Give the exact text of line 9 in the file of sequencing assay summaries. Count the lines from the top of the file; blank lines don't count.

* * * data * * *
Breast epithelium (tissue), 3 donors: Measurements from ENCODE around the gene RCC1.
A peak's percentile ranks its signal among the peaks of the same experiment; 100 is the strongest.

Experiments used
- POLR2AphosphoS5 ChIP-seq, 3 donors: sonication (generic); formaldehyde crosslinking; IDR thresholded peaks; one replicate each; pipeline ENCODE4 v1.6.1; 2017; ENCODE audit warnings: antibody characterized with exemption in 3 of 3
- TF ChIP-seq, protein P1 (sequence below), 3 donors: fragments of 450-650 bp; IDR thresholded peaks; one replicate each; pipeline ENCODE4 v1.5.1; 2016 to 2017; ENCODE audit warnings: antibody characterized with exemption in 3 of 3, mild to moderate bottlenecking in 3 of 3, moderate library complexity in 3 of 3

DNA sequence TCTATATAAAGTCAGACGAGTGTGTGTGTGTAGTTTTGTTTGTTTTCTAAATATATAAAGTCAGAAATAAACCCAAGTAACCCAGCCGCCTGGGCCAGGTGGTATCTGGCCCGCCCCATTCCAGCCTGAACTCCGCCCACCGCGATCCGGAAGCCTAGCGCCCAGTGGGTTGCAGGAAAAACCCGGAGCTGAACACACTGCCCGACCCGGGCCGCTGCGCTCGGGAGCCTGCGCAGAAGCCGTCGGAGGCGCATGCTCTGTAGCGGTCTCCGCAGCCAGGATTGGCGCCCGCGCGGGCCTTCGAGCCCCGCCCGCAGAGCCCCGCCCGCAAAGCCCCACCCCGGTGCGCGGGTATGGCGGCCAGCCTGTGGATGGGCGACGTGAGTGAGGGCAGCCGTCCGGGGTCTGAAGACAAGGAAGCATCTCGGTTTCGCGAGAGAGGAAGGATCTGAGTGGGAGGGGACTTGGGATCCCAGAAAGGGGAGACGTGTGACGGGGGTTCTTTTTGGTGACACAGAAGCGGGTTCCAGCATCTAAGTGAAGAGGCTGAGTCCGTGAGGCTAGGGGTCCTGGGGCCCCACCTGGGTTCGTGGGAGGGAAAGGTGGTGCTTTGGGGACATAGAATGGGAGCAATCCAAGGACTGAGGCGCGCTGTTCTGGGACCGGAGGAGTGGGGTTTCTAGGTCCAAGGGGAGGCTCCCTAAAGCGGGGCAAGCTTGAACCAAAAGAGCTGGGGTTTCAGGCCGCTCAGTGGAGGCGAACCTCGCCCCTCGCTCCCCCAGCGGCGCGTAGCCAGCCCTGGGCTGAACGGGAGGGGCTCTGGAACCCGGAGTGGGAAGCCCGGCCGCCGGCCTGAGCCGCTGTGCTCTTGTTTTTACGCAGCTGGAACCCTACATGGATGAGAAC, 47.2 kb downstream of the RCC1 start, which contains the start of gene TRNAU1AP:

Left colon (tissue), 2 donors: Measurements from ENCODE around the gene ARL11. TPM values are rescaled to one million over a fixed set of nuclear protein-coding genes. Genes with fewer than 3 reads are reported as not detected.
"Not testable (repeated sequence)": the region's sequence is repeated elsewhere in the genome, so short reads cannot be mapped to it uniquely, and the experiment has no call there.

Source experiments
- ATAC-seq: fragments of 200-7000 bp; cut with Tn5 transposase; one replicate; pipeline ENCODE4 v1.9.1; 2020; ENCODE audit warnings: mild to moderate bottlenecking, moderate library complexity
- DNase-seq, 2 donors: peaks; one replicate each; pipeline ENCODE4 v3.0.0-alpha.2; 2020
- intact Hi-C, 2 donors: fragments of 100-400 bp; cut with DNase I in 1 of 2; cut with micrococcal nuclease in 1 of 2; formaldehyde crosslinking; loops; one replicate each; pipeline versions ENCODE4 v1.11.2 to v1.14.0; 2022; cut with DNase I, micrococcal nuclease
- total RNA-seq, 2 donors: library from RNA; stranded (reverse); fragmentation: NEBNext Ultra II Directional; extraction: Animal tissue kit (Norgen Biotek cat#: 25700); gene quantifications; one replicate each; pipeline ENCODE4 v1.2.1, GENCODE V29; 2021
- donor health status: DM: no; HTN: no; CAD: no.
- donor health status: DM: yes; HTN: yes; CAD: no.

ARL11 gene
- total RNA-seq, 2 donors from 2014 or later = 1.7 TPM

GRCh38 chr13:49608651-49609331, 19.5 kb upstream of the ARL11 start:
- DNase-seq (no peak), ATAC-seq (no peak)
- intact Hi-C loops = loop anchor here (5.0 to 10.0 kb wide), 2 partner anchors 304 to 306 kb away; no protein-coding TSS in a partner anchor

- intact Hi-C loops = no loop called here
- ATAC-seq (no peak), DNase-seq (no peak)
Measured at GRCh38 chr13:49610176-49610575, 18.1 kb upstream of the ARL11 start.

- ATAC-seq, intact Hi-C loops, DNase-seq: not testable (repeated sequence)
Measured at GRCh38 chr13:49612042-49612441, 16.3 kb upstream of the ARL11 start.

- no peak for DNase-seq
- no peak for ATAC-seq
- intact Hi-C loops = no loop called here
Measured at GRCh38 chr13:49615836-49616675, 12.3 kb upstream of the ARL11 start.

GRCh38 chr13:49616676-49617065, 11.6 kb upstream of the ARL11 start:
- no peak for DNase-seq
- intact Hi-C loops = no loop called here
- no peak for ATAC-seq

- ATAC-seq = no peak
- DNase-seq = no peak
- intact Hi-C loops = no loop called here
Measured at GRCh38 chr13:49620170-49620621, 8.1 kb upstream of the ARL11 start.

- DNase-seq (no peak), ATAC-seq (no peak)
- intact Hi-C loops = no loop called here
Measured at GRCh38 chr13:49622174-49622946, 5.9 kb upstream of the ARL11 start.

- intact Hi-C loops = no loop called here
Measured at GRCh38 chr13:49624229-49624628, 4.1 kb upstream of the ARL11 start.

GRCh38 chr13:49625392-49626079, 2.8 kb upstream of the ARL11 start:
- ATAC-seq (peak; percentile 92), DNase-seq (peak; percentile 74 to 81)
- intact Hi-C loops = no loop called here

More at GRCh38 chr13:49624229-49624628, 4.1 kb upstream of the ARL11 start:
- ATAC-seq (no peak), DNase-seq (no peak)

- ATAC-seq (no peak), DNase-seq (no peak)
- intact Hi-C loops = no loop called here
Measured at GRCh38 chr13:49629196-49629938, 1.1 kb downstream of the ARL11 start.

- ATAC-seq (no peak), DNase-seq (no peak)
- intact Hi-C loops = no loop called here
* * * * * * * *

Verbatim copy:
Source experiments